Preliminary research findings challenge perceptions that living outside 100-year flood plains will ensure safety from storms. “From 1999 to 2009, flood losses along the Gulf of Mexico, totaled more than $20.3 billion,” Brody said. “Up to half of insured flood claims in the Houston-Galveston region were located outside the 100-year flood plain.”
“There is a reduction in the cost of damage a quarter of a mile outside the floodplain,” said Highfield. “But, it still left an average repair cost of $25,000 per property.”
Safety near urban sprawl
Brody said sprawling, low intensity development with four to 21 percent impermeable surfaces like parking lots significantly increased losses from flooding in study areas. He confirmed that flood damage was reduced, where natural environments are embedded in developed areas.
The Institute for Sustainable Coastal Communities provides coastal communities public participation and education opportunities, web-based sustainable information and graduate and undergraduate education materials. For more information about the ISCC go to www.tamug.edu/iscc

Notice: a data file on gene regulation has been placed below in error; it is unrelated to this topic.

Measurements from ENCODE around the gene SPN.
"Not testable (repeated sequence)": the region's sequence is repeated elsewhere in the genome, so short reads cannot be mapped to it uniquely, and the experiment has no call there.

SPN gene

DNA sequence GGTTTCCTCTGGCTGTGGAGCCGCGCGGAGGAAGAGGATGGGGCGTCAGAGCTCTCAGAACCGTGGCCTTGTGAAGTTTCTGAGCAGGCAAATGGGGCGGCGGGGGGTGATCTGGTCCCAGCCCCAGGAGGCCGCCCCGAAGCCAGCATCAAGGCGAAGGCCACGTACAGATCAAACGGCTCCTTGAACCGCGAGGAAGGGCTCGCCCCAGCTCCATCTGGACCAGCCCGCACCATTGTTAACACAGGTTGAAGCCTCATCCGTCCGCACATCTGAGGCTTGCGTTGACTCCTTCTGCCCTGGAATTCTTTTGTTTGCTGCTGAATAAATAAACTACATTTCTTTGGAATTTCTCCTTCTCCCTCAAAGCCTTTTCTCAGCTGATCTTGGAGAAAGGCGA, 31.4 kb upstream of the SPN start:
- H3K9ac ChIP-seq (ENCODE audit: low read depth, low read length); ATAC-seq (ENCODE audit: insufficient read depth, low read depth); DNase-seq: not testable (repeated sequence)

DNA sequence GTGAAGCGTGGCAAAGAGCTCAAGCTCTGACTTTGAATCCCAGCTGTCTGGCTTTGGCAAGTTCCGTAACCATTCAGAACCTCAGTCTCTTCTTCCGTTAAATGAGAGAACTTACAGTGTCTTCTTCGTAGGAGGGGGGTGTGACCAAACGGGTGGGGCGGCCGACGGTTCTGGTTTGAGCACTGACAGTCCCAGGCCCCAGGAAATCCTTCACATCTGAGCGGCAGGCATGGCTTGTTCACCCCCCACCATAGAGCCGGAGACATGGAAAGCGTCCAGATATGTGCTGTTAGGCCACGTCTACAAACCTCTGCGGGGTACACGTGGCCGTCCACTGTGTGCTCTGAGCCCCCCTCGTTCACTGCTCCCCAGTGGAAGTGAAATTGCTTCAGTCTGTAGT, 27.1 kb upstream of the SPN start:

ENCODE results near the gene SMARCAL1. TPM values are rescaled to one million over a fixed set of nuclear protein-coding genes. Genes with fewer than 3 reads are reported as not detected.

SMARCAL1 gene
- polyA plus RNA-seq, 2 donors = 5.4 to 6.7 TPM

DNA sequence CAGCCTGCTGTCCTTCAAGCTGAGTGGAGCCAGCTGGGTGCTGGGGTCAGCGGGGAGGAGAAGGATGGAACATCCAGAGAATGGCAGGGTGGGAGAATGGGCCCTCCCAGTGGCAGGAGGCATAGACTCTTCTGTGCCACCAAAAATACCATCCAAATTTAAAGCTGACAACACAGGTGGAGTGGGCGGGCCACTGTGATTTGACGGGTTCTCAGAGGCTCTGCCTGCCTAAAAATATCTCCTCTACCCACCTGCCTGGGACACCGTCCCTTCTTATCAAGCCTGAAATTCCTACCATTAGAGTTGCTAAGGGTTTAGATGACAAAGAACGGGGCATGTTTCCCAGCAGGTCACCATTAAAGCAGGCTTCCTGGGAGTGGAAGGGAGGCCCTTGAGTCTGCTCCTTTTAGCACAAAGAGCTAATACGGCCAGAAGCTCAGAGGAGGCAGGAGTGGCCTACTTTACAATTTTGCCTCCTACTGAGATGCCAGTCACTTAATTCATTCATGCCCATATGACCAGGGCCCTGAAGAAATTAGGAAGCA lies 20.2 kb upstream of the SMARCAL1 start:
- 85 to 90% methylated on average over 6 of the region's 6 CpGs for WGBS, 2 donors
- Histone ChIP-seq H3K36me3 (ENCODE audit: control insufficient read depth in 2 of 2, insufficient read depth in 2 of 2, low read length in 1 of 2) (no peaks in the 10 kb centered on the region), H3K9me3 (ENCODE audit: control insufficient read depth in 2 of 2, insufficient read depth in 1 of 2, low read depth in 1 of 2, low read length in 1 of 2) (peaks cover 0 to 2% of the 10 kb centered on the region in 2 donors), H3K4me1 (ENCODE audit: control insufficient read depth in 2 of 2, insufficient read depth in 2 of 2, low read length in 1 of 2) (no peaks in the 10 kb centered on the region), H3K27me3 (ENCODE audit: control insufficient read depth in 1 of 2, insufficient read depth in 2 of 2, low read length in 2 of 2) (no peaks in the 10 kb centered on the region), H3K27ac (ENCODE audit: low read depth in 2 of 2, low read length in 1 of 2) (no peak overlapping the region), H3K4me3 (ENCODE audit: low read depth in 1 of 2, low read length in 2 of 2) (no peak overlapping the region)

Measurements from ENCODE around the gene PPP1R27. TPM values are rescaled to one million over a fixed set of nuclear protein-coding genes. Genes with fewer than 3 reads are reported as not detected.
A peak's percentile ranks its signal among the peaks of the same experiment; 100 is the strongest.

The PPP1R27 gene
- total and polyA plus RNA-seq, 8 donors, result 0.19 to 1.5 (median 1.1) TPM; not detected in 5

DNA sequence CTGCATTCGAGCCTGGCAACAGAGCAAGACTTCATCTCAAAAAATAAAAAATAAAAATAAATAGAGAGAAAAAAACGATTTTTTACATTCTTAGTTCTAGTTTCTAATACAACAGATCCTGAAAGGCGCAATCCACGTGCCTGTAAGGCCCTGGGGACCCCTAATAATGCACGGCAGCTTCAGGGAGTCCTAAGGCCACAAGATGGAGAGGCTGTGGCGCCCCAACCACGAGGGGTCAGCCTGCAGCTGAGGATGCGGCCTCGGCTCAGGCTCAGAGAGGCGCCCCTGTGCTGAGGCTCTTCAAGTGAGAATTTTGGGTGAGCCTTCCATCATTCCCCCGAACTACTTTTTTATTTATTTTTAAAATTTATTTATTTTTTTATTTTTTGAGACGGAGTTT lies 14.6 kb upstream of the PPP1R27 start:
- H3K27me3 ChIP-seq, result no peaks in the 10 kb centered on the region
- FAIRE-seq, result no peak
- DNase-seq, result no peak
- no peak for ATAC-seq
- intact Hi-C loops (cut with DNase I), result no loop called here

About 12 Impacts of the 12th Man: 12 Impacts of the 12th Man is an ongoing series throughout the year highlighting the significant contributions of Texas A&M University students, faculty, staff and former students on their community, state, nation and world. To learn more about the series and see additional impacts, visit http://12thman.tamu.edu/.
Media contact: Cathy Cashio-Bertrand, Texas &M-Galveston, at (409) 740-4830
Texas A&M University will award its first Master of Fine Arts (MFA) degrees Friday, Dec. 14.
The recipients, Natalie Pittman and Jose Velasquez, earned their degrees through the Department of Visualization’s fine arts degree program within the College of Architecture, a program that was launched in fall 2011.
Placing more emphasis on visual and performing arts programs has been a priority for Texas A&M in recent years, officials note.
Pittman, who also got her undergraduate degree in environmental design at Texas A&M, says she’s proud to be one of the first two MFA graduates and that the university’s expansion of fine arts studies is a natural extension of its established strengths. “Fine arts are based in research, design and science,” she notes. “This is what we’re already doing at Texas A&M, just under different titles. It is valid to explore these within the context of art.”
The Department of Visualization, also known as the “Viz lab,” was officially created in January 2008 and has offered Aggie students an opportunity to explore how visual images can create understanding, says Tim McLaughlin, professor and Viz department head. “Visual imagery can be used for the purpose of science, medicine, making sense out of big data, creating virtual representation of objects or places in architecture, engineering or entertainment,” he explains.